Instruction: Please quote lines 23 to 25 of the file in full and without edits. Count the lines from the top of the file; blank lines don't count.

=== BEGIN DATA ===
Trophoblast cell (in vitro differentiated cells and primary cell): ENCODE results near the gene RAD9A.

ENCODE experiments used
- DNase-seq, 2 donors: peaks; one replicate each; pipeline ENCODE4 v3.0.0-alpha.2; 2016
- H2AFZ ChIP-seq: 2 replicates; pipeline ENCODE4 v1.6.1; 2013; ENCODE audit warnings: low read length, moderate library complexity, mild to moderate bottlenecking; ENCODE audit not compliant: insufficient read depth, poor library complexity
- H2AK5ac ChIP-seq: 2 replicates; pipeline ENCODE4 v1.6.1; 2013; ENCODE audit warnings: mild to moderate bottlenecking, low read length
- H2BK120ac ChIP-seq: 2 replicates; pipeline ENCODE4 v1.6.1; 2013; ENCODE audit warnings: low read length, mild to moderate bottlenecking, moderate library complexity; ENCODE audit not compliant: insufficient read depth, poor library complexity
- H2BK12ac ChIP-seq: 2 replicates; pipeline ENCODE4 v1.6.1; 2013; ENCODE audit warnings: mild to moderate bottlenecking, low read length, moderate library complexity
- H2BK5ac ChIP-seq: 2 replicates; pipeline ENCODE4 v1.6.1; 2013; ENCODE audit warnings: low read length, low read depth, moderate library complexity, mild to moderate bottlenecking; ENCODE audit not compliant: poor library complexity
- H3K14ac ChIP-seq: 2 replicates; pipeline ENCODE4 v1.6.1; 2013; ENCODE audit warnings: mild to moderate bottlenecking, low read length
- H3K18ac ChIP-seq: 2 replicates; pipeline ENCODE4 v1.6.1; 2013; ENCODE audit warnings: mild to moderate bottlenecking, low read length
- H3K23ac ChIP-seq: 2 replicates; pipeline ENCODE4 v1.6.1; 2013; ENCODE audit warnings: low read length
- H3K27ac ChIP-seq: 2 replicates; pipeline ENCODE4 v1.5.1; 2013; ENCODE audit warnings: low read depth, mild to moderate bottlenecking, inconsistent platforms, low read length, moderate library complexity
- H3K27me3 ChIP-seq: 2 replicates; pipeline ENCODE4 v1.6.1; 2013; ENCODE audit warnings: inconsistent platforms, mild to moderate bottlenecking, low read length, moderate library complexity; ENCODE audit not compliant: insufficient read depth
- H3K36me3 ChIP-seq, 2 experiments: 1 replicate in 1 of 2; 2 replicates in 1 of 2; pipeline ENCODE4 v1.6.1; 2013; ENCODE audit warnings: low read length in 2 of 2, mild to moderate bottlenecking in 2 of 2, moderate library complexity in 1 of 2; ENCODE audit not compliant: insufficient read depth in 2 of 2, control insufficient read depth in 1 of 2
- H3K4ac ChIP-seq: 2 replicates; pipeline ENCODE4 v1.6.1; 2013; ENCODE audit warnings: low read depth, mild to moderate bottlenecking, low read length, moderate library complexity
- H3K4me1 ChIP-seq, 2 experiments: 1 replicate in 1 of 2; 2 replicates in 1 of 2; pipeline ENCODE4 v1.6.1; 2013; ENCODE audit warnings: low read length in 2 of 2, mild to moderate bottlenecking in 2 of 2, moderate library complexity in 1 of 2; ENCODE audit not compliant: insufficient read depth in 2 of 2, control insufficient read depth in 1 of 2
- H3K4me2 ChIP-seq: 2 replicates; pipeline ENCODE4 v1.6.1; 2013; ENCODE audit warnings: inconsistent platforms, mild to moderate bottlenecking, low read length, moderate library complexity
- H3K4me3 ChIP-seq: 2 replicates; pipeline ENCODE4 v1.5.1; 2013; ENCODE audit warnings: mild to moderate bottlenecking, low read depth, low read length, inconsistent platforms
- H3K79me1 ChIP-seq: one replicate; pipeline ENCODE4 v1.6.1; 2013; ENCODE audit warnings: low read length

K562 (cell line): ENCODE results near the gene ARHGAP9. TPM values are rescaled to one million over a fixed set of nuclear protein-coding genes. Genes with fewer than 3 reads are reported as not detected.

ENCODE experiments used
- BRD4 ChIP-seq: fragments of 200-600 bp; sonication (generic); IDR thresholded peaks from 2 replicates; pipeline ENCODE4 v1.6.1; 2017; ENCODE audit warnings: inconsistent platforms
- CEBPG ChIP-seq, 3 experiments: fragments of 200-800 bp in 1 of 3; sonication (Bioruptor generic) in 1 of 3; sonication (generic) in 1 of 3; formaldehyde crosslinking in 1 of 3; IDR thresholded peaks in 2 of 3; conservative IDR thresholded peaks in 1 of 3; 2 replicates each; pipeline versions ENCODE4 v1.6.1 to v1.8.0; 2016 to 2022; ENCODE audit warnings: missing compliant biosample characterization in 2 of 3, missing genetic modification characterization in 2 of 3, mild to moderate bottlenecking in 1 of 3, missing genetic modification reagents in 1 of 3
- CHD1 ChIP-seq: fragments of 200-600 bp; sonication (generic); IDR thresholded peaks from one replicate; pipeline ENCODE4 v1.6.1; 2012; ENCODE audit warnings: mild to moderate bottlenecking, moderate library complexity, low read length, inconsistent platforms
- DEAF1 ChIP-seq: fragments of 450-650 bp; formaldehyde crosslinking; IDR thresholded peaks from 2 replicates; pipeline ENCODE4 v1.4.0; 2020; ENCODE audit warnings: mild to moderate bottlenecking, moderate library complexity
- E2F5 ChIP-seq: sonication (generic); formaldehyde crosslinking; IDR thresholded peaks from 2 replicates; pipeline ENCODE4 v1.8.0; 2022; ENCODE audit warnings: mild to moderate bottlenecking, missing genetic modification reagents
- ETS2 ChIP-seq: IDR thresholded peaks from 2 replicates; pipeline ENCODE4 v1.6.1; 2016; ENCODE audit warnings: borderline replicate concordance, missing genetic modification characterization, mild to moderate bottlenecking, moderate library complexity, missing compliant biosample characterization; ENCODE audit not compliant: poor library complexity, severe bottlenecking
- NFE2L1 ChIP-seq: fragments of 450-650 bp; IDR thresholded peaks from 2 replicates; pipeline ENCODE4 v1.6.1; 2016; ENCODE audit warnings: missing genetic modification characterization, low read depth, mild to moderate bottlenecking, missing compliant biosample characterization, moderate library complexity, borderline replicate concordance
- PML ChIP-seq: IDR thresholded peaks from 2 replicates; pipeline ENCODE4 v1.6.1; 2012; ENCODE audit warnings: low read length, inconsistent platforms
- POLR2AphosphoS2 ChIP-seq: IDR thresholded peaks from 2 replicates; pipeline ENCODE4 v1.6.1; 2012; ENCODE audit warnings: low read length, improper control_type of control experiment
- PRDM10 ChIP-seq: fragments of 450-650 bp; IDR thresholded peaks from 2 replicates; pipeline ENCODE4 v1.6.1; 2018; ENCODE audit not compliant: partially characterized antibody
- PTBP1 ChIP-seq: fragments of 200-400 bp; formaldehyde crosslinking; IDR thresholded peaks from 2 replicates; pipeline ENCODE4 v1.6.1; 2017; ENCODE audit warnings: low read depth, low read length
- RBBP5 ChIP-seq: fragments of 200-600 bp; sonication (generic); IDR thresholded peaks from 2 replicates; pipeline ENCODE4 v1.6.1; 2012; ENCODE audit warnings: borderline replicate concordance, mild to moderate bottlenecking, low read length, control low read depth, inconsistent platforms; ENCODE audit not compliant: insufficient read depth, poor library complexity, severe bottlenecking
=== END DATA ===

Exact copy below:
- CEBPG ChIP-seq, 3 experiments: fragments of 200-800 bp in 1 of 3; sonication (Bioruptor generic) in 1 of 3; sonication (generic) in 1 of 3; formaldehyde crosslinking in 1 of 3; IDR thresholded peaks in 2 of 3; conservative IDR thresholded peaks in 1 of 3; 2 replicates each; pipeline versions ENCODE4 v1.6.1 to v1.8.0; 2016 to 2022; ENCODE audit warnings: missing compliant biosample characterization in 2 of 3, missing genetic modification characterization in 2 of 3, mild to moderate bottlenecking in 1 of 3, missing genetic modification reagents in 1 of 3
- CHD1 ChIP-seq: fragments of 200-600 bp; sonication (generic); IDR thresholded peaks from one replicate; pipeline ENCODE4 v1.6.1; 2012; ENCODE audit warnings: mild to moderate bottlenecking, moderate library complexity, low read length, inconsistent platforms
- DEAF1 ChIP-seq: fragments of 450-650 bp; formaldehyde crosslinking; IDR thresholded peaks from 2 replicates; pipeline ENCODE4 v1.4.0; 2020; ENCODE audit warnings: mild to moderate bottlenecking, moderate library complexity